DIA Approves $ 8.28M for Apartments in Union Terminal Warehouse Jax Daily Record | Jacksonville Daily Record

The Downtown Investment Authority’s board of directors voted 6-0 on May 19 for a $ 8.28 million incentive agreement for Columbia Ventures LLC’s $ 60.8 million plan to convert the historic Union Terminal Warehouse into apartments.

The Atlanta-based developer plans to convert the 108-year-old warehouse on the outskirts of Downtown and Eastside in Jacksonville into 228 apartments and more than 35,000 square feet of commercial space.

Incentives include unsuccessful and deferred home loans under the Downtown Preservation and Revitalization Program. The agreement must be approved by the city council before Columbia receives the money.

Board member Jim Citrano abstained from voting due to ties to Columbia. Members Bill Adams and Craig Gibbs were absent.

The 7.35-acre Union Terminal Warehouse Package extends across the DIA’s border, but is still eligible for downtown incentive funding.

Steve Kelley, DIA’s director of downtown real estate development, said May 19 that access to Hogans Creek and the proposed 30-mile Emerald Trail makes the southern edge of the property an integral part of the city and DIA’s development goals .

Columbia managing partner Dillon Baynes said the company is working with Emerald Trail project leader, Groundwork Jacksonville, on how the multipurpose route could go through subway tunnels at Union Terminal that were once used for cargo loading.

The 7.35 acre Union Terminal Warehouse at 700 E. Union St. (Google)

Baynes said on May 19 that he and Kay Ehas, CEO of Groundwork, believe tunnels will “create a moment” on the Emerald Trail.

Since the Union Terminal building is outside the Downtown Zoning Overlay District, the DIA project does not require DIA approval by the Downtown Development Review Board.

Ryan Akin, director of development for Columbia Ventures, said May 17 that the building’s National Register of Historic Places requires the building to meet US Department of the Interior standards.

Before the DIA Strategic Implementation Committee voted 5-0 for the Union Terminal deal earlier this week, board member Oliver Barakat said the quality of the project outweighed concerns that the property is “barely” within DIA’s boundaries.

“It’s a great historical rehab project, and because of its size, it’s important not to simply call it the Springfield Project or the East Jacksonville Project,” said Barakat.

“It’s big enough to guarantee a label that it will be a downtown project, regardless of what the package does or not.”

On April 13, the council voted to designate the 330,000 square meter Union Terminal at 700 E. Union St. as a local landmark. This makes Colombia’s project suitable for the DIA program to close financial gaps in historical adaptive reuse projects.

Columbia said it also got National Park Service approval under certain conditions.

The developer wanted $ 9.179 million from the city but negotiated a $ 8.28 million deal with:

• $ 4,246,963 Historic Restoration Loan.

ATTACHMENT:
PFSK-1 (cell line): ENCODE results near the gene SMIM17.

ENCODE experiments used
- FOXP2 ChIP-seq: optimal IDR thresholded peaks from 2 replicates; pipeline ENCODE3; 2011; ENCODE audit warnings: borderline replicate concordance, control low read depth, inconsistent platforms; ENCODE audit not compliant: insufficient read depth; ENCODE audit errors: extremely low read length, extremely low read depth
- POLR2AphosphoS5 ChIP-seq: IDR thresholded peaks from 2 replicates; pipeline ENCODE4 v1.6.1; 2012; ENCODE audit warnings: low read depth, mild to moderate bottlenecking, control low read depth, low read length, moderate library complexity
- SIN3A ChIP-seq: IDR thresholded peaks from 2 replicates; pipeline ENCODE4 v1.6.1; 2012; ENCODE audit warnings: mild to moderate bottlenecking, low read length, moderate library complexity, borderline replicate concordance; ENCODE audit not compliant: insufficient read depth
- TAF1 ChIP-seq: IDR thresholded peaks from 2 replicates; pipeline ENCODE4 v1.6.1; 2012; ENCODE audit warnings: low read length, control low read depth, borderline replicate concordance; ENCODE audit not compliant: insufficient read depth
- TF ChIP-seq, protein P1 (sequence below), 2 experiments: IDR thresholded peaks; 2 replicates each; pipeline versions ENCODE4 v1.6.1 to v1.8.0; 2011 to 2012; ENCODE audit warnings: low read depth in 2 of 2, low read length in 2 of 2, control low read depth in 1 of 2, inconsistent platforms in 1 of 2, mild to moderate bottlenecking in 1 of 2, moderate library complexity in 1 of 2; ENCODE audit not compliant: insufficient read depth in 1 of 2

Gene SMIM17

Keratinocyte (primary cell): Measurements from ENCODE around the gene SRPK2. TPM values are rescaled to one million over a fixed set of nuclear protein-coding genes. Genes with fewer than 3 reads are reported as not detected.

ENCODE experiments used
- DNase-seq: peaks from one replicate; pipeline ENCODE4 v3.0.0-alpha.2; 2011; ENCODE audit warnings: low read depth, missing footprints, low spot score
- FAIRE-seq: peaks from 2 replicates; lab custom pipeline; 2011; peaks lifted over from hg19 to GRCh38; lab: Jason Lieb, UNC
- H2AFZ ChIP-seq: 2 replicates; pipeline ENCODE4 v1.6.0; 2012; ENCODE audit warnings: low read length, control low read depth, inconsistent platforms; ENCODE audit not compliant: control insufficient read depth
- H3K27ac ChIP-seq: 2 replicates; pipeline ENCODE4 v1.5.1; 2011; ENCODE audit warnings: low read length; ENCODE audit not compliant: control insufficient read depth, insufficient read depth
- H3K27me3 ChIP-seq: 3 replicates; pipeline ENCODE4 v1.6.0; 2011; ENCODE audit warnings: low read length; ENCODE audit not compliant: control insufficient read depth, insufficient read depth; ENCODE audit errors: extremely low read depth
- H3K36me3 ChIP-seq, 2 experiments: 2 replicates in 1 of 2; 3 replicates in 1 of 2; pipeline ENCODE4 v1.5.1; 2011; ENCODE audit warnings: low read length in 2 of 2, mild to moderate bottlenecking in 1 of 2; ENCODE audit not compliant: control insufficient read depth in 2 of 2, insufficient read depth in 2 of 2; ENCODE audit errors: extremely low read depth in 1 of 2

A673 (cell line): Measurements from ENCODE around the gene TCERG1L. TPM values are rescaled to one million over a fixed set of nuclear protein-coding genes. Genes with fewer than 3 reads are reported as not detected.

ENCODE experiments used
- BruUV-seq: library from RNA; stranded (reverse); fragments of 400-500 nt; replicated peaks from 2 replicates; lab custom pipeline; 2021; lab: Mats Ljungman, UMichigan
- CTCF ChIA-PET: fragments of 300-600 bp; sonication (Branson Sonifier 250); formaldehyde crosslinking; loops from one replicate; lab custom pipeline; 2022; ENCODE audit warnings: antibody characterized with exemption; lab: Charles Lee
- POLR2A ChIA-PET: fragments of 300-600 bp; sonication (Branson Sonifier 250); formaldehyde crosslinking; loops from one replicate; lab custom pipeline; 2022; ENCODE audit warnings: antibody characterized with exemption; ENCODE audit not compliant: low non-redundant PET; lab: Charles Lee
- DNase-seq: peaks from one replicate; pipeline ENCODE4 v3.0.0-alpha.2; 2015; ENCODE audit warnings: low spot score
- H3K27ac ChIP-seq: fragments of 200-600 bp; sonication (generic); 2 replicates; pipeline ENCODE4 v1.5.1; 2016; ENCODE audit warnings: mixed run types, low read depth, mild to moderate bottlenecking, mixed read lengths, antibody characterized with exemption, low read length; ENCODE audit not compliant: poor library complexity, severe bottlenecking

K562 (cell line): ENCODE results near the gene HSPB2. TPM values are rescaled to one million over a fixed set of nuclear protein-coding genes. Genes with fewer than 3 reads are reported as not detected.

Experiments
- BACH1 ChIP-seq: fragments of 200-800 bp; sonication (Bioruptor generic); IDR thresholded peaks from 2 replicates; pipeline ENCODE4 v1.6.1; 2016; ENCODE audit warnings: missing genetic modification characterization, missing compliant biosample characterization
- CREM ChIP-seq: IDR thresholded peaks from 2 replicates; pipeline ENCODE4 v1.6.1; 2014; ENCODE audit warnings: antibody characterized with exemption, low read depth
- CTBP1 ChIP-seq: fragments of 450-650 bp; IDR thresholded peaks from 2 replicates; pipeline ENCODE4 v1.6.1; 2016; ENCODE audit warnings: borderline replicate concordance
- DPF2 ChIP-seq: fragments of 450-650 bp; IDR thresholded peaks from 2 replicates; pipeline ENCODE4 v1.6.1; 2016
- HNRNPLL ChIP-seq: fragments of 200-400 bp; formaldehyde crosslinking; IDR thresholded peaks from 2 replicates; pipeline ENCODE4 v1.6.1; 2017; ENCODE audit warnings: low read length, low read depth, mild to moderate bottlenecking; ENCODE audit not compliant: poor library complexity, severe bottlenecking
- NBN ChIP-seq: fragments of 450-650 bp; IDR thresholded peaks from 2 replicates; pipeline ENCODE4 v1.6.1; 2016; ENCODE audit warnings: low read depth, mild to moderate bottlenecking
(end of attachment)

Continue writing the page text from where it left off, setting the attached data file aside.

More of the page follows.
• Forgivable Loan of $ 2,381,671.

• $ 1,657,159 deferred principal loan.

In his report, DIA employees said only $ 52.9 million of the project cost is eligible expense under the program, resulting in less incentive offer. According to the report, $ 7.9 million includes developer fees, expected tenant improvements, and reserves.

The loans would mean that public incentives would make up 13.6% of the total project costs, according to the DIA.

Columbia documents indicate that 70%, or $ 41.21 million, of the workforce and affordable housing project is funded by a 40-year fixed-rate mortgage from the US Department of Housing and Urban Development.

The DIA summary states that $ 10.04 million would come from developer and federal equity for historical tax credits, which is 16.5% of the total project cost.

According to the DIA report, rents in at least 220 housing units are set at or below the HUD maximum of 120% of the region’s median income, according to the DIA.

No less than half of the units will have an initial rent at or below the HUD maximum for 80% of the region’s median income.

Kelley said this qualifies as labor housing, but HUD does not require Columbia to keep rental rates low over the long term.

Past and future

Columbia plans studio, one, two, and three bedroom apartments in the warehouse ranging from 582 square feet to 1,473 square feet.

The communal commercial space will include broker / artist studios within the warehouse to serve 44 tenants, the DIA report said.

Columbia officials said the main building is about 70% leased as of April and is occupied by creative loft space for artists, woodworkers, makers, and manufacturers, according to Columbia.

Ryan Akin, Columbia development director, said these tenants will have to move during construction, but Columbia wants to keep as many makers and artists as possible.

Columbia said Union Terminal will also have 4,205 square feet for a restaurant and coffee shop.

According to the DIA employee report, Columbia plans 292 parking spaces, including 56 covered parking spaces.

If approved by the council, Columbia would have to begin construction under the Economic Development Agreement within six months of receiving its HUD funding.

The company plans to close the federal mortgage by November 26 and lay the foundation by the end of the year, according to documents Columbia filed with DIA.

Turner Construction Co. built the Union Terminal Warehouse from 1912-13. The developer says it was once the largest commercial building in Florida.

According to the report, it was empty for a short time in the 1970s.

The property documents show that the location in E. Union St. 640-648 was expanded until 1990.

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